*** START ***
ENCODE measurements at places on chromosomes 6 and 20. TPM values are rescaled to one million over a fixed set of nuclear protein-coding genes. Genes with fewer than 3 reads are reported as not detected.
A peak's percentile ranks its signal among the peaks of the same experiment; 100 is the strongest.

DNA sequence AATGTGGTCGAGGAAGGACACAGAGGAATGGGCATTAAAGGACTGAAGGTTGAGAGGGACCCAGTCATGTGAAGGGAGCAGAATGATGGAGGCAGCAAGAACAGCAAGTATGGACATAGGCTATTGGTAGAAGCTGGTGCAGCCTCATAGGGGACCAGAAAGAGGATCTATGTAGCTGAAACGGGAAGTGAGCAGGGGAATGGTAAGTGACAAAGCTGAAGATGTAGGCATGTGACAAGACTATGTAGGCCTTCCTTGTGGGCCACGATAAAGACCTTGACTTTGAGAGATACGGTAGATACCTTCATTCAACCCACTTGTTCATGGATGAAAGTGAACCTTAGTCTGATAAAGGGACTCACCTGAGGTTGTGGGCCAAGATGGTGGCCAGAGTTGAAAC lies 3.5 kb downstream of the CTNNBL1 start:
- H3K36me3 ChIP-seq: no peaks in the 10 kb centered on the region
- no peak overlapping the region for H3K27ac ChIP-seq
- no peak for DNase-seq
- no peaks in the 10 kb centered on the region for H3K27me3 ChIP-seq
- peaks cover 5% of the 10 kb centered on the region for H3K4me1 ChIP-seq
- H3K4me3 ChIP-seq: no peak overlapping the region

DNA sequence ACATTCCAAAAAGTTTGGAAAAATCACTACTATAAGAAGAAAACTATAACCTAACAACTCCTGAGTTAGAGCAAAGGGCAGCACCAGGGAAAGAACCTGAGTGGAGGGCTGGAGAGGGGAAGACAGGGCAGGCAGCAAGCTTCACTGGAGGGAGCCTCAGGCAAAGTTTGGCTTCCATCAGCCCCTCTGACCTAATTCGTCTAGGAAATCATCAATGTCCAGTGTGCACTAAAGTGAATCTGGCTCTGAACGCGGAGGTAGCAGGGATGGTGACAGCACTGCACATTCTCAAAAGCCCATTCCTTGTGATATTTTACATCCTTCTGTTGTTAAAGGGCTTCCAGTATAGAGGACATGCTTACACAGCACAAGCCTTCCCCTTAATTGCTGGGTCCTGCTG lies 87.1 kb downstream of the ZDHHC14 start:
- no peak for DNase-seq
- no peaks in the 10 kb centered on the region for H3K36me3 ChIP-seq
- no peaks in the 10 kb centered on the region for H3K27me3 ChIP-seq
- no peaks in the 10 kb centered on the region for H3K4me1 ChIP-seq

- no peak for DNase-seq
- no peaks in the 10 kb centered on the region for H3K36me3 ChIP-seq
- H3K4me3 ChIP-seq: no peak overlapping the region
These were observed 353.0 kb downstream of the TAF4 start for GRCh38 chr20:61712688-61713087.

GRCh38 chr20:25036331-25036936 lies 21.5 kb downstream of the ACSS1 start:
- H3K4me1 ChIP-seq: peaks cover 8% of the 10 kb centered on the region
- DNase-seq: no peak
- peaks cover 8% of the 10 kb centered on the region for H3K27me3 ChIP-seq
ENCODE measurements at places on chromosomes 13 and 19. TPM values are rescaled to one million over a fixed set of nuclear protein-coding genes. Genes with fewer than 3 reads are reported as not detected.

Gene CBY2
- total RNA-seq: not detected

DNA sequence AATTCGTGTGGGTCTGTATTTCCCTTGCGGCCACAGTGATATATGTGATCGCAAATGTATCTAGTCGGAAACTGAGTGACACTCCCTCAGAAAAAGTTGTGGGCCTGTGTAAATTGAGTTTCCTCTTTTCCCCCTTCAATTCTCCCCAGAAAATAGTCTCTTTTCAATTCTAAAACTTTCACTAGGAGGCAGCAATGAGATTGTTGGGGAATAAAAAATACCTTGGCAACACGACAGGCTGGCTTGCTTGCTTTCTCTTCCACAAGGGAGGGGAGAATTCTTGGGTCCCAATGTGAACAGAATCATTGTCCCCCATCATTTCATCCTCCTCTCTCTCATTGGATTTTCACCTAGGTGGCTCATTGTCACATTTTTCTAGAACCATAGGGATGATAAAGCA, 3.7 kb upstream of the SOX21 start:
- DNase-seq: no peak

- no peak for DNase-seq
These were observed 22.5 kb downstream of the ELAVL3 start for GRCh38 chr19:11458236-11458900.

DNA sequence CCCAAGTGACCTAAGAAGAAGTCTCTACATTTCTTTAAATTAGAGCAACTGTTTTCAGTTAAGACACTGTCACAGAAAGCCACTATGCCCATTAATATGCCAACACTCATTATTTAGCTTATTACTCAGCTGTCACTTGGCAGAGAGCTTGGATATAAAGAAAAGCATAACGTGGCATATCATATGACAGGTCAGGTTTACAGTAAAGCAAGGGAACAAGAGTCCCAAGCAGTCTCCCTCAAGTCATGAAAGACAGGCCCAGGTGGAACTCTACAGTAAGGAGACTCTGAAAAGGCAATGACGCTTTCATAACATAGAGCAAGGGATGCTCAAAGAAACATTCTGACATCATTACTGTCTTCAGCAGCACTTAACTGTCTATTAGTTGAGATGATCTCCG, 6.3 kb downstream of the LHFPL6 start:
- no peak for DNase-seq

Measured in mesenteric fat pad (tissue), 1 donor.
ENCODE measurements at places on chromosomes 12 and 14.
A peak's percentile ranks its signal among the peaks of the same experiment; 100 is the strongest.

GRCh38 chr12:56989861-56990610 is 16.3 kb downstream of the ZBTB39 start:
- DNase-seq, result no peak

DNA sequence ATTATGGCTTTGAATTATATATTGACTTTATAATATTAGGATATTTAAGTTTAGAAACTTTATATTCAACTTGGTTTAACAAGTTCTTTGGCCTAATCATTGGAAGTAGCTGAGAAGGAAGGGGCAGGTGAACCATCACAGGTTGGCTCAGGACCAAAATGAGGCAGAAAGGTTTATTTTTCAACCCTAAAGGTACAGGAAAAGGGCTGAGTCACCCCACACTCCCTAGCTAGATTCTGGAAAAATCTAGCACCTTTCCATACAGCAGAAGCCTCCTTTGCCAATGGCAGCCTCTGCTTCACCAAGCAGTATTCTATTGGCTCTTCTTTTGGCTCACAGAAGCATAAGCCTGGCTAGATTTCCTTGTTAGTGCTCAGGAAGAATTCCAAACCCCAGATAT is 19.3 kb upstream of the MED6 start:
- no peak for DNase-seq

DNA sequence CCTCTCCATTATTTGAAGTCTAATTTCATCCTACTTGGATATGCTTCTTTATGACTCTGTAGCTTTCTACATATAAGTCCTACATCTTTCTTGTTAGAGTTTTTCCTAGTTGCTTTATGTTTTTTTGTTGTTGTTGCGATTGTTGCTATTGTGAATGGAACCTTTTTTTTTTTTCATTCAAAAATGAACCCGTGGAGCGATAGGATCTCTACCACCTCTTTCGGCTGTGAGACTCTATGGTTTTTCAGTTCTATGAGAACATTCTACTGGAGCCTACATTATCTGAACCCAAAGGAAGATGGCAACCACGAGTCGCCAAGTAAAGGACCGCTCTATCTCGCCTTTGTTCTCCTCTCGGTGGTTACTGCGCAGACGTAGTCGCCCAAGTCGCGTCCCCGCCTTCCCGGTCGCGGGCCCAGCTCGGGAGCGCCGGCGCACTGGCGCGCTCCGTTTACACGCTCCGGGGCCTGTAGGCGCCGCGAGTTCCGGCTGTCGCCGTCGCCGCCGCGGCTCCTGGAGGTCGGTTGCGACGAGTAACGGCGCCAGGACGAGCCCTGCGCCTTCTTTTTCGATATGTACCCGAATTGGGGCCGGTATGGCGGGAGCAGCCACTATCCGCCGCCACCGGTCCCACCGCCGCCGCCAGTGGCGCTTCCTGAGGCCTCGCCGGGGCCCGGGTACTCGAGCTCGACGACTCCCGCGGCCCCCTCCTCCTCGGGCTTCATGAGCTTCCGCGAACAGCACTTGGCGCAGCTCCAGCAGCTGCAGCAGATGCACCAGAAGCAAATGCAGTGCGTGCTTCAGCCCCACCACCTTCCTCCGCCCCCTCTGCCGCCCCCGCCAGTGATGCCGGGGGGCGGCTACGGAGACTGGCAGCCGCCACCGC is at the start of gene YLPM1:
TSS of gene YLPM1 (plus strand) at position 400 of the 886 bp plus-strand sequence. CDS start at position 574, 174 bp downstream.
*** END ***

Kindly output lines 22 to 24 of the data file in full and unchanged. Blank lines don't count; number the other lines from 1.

- peaks cover 8% of the 10 kb centered on the region for H3K27me3 ChIP-seq
ENCODE measurements at places on chromosomes 13 and 19. TPM values are rescaled to one million over a fixed set of nuclear protein-coding genes. Genes with fewer than 3 reads are reported as not detected.

Gene CBY2